Marc Randolph is one the visionaries behind Netflix, the company he co-founded along with Reed Hastings back in 1997. Randolph spent some time as Netflix's CEO, as an executive producer of the company's website, and served as a member on its board of directors up until 2004. Now he's on the outside looking in, just like the rest of us, but his perception is different than most everyone else sitting on the sidelines.
Remember when YouTube was little more than an online video portal filled with crappy videos shot in blurry SD? You could argue that much of the content still sucks, but at least the picture quality is much improved with so many HD uploads. Google has begun taking a proactive role in improving the actual content too, and as 2012 rolls around, you'll be able to watch scheduled broadcasts with professional actors, just like cable and satellite TV.
Netflix is in desperate need of positive PR, and that's exactly what the streaming service is getting after signing a multi-year deal with DreamWorks to receive exclusive access to first-run films and select TV shows. And according to a report in The New York Times, Netflix even edged out HBO to secure the deal, which ranks as the first time a major Hollywood studio shunned pay television in favor of Internet streaming. Ready for the wet blanket?
Angry Netflix customer, meet Dish Network's Blockbuster Movie Pass. Blockbuster Movie Pass, meet angry Netflix customer. Now that you've both been introduced, let's sit and talk for a moment and see if this is a relationship worth pursuing, shall we? Whoa there angry Netflix customer, put your credit card away, let's get to know each other first.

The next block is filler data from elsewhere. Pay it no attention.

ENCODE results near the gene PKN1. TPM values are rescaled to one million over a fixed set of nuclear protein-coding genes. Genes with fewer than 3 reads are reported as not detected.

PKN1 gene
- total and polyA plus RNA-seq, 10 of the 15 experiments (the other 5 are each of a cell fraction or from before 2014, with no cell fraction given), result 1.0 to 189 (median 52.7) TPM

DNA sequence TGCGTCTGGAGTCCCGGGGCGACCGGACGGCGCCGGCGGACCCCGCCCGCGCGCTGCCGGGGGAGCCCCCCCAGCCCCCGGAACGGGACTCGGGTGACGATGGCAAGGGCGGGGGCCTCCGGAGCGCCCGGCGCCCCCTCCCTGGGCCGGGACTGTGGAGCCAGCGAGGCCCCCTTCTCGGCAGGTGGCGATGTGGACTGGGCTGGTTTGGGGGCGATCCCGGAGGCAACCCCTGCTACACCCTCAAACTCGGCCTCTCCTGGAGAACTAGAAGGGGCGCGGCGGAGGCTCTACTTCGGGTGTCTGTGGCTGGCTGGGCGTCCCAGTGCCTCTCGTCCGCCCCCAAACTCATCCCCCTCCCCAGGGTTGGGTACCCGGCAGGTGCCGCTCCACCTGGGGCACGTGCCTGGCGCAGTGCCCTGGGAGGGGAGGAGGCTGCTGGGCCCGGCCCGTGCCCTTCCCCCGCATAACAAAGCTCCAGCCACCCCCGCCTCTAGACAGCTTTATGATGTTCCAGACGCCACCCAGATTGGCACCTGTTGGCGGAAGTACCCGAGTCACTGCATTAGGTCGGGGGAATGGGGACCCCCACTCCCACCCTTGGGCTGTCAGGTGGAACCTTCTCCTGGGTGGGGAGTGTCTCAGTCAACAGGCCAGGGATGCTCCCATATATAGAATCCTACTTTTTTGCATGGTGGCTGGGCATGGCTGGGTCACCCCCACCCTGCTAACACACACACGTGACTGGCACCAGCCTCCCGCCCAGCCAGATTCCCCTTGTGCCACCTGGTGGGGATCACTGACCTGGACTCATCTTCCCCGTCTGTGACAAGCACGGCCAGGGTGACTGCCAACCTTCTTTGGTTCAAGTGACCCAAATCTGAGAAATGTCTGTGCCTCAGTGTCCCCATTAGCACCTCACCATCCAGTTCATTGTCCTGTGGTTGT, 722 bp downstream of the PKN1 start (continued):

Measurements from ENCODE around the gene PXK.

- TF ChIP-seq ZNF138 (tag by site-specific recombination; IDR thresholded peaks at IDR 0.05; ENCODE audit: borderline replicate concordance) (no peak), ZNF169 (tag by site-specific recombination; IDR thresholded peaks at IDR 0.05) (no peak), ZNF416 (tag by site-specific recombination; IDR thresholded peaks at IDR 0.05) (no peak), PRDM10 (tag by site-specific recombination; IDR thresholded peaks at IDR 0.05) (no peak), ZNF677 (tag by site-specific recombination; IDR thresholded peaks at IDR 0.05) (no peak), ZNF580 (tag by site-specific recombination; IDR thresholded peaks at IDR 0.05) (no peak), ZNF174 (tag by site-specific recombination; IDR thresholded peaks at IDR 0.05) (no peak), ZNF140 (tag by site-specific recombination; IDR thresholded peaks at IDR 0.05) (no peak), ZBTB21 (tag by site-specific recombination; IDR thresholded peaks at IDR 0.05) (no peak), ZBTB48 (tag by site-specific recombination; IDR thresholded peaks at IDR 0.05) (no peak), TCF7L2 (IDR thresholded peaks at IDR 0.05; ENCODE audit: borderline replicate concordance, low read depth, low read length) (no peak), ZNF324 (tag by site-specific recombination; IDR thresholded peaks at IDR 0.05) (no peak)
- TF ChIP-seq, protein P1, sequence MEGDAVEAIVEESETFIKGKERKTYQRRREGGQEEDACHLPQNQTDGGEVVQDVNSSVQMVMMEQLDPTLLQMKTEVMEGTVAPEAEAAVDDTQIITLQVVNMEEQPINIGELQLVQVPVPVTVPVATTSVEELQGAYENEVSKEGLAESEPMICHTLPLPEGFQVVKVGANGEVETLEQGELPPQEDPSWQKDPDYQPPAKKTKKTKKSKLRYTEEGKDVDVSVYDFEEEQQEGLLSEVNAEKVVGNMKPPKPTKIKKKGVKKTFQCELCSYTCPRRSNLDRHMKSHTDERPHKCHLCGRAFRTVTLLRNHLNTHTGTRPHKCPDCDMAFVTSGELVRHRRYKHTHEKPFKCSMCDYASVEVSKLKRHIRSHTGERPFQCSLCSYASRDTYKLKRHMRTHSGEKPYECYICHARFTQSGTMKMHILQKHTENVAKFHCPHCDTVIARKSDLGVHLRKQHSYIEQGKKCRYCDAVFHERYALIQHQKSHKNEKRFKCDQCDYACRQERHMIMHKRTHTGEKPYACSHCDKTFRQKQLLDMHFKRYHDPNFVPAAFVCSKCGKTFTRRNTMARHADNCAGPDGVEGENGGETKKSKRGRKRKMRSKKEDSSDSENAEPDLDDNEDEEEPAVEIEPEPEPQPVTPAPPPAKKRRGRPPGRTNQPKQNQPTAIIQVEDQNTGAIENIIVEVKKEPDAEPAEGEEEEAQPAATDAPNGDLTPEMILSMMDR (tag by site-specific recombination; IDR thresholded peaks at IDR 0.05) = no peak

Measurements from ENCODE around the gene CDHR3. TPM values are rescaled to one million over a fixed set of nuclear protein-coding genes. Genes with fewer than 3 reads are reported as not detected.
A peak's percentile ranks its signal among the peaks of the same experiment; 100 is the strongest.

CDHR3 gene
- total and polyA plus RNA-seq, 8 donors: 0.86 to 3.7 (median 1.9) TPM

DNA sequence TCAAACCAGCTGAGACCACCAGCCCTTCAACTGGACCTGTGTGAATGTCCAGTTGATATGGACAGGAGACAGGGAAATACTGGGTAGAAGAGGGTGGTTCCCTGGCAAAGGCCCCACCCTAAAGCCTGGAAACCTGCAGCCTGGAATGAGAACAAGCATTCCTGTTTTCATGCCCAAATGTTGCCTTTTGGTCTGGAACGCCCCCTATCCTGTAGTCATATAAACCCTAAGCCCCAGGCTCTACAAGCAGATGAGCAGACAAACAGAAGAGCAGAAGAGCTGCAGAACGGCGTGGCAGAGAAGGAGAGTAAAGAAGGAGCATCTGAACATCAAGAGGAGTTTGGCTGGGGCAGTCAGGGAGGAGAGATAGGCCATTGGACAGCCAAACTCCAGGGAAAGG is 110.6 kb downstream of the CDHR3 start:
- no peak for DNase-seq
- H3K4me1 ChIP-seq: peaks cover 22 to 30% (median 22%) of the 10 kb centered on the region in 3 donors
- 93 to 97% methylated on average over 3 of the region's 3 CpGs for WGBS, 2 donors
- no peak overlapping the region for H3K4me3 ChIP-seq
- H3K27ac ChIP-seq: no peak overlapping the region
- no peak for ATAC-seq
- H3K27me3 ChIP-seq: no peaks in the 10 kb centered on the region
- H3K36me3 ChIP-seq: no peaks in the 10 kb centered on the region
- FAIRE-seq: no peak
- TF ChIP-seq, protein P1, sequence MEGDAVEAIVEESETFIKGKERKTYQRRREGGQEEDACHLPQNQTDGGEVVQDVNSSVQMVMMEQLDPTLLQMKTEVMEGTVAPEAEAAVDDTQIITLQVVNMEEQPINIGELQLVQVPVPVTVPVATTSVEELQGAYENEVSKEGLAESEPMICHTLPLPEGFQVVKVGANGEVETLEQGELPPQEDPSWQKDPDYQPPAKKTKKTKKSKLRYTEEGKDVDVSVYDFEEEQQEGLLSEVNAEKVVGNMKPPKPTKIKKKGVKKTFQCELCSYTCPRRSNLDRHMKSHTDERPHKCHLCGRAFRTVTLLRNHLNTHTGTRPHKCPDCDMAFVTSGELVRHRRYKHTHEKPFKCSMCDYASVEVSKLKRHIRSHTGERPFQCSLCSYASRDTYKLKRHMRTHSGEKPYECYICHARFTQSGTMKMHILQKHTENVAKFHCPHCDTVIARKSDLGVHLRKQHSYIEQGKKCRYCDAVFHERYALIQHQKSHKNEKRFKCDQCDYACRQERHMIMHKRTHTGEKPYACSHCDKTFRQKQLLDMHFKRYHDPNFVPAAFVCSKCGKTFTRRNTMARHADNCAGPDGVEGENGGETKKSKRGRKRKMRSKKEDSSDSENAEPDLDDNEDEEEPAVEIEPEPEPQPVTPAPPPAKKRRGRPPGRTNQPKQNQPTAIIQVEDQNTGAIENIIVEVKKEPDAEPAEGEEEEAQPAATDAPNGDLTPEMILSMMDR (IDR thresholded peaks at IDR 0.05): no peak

Picking the films for a movie night is much like making an awesome playlist (or for our readers of a certain age, a mix-tape). Unless you plan on whiling away the hours watching all of the films in a single franchise, care, thought and a sense of balance must be brought into the movie selection process. One feature-length misstep and what could have been a runaway train of time well wasted can be turned into a bogged down truck full of Howard the Duck. No one needs that sort of pain. If you’re serious about your movie watching, but have a hard time picking a flick, we recommend giving YourNextFilm a try. It’s free, easy to use and also happens to be our Cool Site of the Week.
Netflix today told shareholders that it's slashing its domestic subscriber guidance by 1 million customers as the company's restructured subscription plans and new pricing go into effect. Projections for the third quarter now sit at 24 million, representing a 4 percent slide and enough to spook investors into selling off shares.
By now, US torrent users are used to the nagging worry that a copyright holder could seek damages against them. Now these mass lawsuits appear to be making the journey to Canada, where Voltage pictures is seeking the identities of users they claim have pirated the film Hurt Locker. Major ISPs have been subpoenaed, but the number of defendants is not yet available.
The Internet community is once again pissed off at Netflix (what else is new, right?), this time over reports that the DVD-by-mail and streaming movie service is actively enforcing a policy that limits the number of simultaneous streams per account, which in some cases is as low as one. That means you have to kick the kids off of SpongeBob if you want to catch a Starz flick while Netflix is still allowed to stream them.
Just once, we'd like to see George Lucas leave well enough alone. But like a painter obsessed with adding more strokes to what's already a masterpiece, Lucas runs the risk of ruining the Star Wars universe with each new media format. A tweak here, an added scene there, and before long, the Star Wars series will look and sound completely different the than the ones we grew up with. Unfortunately, the madness continues with the upcoming Blu-ray release.
That rumbling you hear off in the distance is not thunder. Rather, it's the sound of millions of Netflix users quietly cursing as the new higher rates kick in. It was mid-July when the disc and streaming supplier announced the updated plans, and this is the day it all goes down. Will there be fallout?